Alumni Planned Gifts Create Scholarships for Future Students

O. J. Hart DonorAs St. Albans sharpens efforts to increase endowment for financial aid, the School is delighted that alumni are using planned giving both to create and, over the years, add to named scholarships. The Bulletin recently spoke with two alumni—Oliver J. "Jim" Hart '41 and Charles "Skip" Orem '46—who have made generous gifts to the School by creating charitable remainder unitrusts, or CRUTs. A CRUT pays the beneficiary a variable amount for life; the balance goes to St. Albans. In the right circumstances, a CRUT can increase income, reduce taxes, unlock appreciated investments, and ultimately provide important support to the School.

Skip Orem '46, a retired U.S. Navy commander, in 1995 created and in 2011 generously added to a CRUT to support a scholarship in his name. The fund will support sons of active duty members of the United States military who are committed to high standards of character, leadership, and academic excellence. Orem describes the CRUT as a "win—win situation," providing income for himself and his wife, Gerry, while allowing him to make a "statement of appreciation" for what he received at St. Albans in the 1940s.

Charles  Orem DonorPeter Moore The son of a U.S. Navy Vice Admiral, Orem started at St. Albans in Form III. In 1950 he graduated from the Naval Academy. He served first on surface ships and then submarines, including the second U.S. nuclear sub. After receiving a degree in engineering, he served on nuclear ballistic missile subs, rising to become commander of the U.S.S. Simon Bolivar. He later served as a submarine specialist in the Pentagon's Office of Naval Operations. In 1970, having retired from the military, Orem went into business, overseeing planning and development at Babcock & Wilcox and later serving as president and CEO of an Axel Johnson subsidiary, Bird Johnson, a leading supplier of ship propulsion equipment.

Today, Orem and his wife, Gerry, live on the Maine Coast, where they spend some time looking out the window at the beautiful cove in front of their home and much of their time volunteering. Orem recently wrote a strategic plan for the Maine Maritime Museum, and he sings (bass baritone) with Gerry in the choir at the First Parish Church, UCC, in Brunswick, Maine. Recalling St. Albans Headmaster Albert Hawley Lucas, Orem notes: "The Chief imbued in us service to others. That carries through your working life into your retirement."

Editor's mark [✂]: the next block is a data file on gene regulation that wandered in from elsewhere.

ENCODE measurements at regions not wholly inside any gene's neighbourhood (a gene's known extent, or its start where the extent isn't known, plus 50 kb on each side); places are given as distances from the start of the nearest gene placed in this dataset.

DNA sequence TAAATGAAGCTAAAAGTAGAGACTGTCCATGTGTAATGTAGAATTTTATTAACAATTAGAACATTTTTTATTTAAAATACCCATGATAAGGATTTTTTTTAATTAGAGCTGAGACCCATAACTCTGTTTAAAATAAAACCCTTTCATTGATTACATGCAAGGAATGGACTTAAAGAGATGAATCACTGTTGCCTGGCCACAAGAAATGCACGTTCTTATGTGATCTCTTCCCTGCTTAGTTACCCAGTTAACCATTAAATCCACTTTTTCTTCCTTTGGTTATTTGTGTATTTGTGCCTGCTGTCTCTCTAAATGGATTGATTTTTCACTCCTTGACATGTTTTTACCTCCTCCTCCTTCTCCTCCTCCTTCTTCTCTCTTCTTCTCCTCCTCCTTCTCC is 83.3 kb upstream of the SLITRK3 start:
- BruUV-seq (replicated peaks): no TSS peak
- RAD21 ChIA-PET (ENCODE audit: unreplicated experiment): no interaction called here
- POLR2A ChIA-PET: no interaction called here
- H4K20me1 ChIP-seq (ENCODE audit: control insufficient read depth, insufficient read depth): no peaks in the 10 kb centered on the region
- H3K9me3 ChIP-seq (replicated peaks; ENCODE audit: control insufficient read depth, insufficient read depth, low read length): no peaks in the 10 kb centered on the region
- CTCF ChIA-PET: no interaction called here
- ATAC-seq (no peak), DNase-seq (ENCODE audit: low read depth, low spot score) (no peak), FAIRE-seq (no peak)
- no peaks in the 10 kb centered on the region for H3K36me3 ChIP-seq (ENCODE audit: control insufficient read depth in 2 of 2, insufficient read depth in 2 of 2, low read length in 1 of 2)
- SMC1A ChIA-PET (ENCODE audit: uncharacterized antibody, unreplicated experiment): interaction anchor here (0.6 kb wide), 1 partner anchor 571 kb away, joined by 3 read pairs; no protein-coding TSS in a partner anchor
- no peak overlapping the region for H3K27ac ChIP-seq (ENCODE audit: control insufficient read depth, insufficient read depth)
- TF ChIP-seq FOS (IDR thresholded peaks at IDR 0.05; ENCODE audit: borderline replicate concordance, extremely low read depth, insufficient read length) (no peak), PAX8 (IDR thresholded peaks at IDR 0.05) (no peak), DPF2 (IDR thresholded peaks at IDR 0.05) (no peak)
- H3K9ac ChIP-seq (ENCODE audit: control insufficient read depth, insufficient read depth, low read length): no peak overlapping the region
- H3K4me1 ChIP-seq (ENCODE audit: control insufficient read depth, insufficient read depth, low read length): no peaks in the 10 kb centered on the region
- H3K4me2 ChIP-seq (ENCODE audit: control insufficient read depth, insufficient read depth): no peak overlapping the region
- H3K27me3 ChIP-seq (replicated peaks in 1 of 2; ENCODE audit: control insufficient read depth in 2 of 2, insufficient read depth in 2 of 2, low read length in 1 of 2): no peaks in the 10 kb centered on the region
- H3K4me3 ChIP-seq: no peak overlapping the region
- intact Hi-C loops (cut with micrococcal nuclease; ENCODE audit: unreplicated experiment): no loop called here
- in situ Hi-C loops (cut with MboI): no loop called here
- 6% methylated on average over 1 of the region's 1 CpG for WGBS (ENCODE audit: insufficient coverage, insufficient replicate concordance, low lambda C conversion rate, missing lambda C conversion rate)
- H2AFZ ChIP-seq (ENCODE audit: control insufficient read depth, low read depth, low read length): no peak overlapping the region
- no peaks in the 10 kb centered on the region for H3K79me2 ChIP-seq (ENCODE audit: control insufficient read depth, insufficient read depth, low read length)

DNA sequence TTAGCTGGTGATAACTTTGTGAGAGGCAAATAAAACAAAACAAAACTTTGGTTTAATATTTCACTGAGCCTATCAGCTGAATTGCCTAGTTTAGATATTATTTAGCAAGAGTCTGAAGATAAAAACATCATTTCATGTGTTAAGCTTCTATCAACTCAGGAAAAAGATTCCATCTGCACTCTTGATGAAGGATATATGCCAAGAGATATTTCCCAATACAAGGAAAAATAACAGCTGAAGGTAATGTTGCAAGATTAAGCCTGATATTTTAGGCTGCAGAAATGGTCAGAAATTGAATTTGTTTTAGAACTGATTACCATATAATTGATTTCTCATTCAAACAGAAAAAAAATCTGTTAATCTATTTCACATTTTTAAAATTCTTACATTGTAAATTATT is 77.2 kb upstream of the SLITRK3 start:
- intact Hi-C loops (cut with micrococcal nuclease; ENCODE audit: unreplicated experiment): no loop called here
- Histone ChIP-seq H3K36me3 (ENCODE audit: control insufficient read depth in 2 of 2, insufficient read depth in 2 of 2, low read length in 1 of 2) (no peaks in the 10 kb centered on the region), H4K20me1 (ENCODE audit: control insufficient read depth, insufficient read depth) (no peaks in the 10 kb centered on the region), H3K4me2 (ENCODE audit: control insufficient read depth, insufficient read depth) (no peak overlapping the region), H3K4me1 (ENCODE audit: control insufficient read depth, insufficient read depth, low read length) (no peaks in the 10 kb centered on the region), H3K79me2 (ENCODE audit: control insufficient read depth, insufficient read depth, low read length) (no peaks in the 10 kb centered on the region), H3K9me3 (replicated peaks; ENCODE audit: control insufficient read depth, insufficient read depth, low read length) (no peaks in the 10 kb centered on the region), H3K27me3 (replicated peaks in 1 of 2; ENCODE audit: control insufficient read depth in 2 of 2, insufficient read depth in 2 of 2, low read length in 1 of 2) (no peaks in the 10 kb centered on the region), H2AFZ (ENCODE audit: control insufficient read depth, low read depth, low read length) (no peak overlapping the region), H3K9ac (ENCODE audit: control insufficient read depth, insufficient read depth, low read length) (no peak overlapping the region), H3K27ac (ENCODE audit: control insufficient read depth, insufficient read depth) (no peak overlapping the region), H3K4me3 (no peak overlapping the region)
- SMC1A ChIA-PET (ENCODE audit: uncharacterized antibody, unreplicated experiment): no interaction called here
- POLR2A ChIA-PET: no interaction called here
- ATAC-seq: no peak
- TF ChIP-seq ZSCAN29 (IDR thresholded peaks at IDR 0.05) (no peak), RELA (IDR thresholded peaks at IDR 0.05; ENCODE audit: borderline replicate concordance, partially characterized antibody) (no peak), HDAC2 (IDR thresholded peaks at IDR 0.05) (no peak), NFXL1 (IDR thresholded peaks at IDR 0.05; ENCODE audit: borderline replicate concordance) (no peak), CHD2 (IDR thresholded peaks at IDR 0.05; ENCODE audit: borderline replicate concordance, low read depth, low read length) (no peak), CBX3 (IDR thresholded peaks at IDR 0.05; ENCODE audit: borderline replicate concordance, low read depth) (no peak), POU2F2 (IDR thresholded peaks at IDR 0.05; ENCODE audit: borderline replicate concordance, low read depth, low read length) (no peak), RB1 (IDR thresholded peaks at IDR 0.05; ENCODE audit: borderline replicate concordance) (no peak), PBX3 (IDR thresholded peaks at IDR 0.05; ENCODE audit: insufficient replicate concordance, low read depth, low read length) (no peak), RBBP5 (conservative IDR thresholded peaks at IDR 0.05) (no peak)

Orem continues to value his St. Albans education, especially "the character, influence, and personal attention" of each of his teachers, including Headmaster Lucas. Said Orem, "We were a very lucky group of boys to be overseen by those men. They were wonderful—in every sense of the word. They directed, cajoled—sometimes berated—us into doing just what youngsters should be doing. They imbued us with a set of principles that helped us succeed."

Asked why he supports St. Albans today, Orem responded: "Because this country needs the resources generated by institutions like St. Albans. St. Albans stands among the topmost institutions that create leaders and doers who are good for the United States of America."

Oliver J. "Jim" Hart '41, a retired engineer who later taught electrical engineering as an adjunct professor at Widener University, in 2002 created and over the years has continued to make substantial donations to a CRUT that will eventually fund the Right Rev. Oliver James Hart Endowed Scholarship, named for his father, the bishop of the Episcopal Diocese of Pennsylvania from 1943–63. The scholarship will assist sons of the Christian clergy.

Hart, who now lives with his wife, Carolyn, in Sarasota, Fla., and Castine, Maine, came to St. Albans and to Washington, D.C., from Tennessee when his father received the call as rector of St. John's Episcopal Church, across Lafayette Square from the White House. Hart recalls that Lower School Head Alfred True, uncertain whether the little Southern boy could keep up, administered a test to confirm his placement in A Form. Hart still values the education he received at St. Albans, especially lessons learned from biologist Hubert Shaw and math teacher Ed Smith. As a senior, Jim learned that he and two classmates—Sam Sterrett '41, whose father served as rector of All Souls Church in the District, and Jim Cocke '41, whose father led the All Saints Parish in Chevy Chase—had benefited from scholarship assistance then available at St. Albans to ministers' sons. Hart created his CRUT both in appreciation for the support he received at St. Albans and to honor his father, whose pastoral roles ranged from chaplaincy service during World Wars I and II to the Pennsylvania bishopric.

We thank Skip Orem and Jim Hart for providing these wonderful lead gifts as the School makes a significant push to expand its endowed financial aid resources.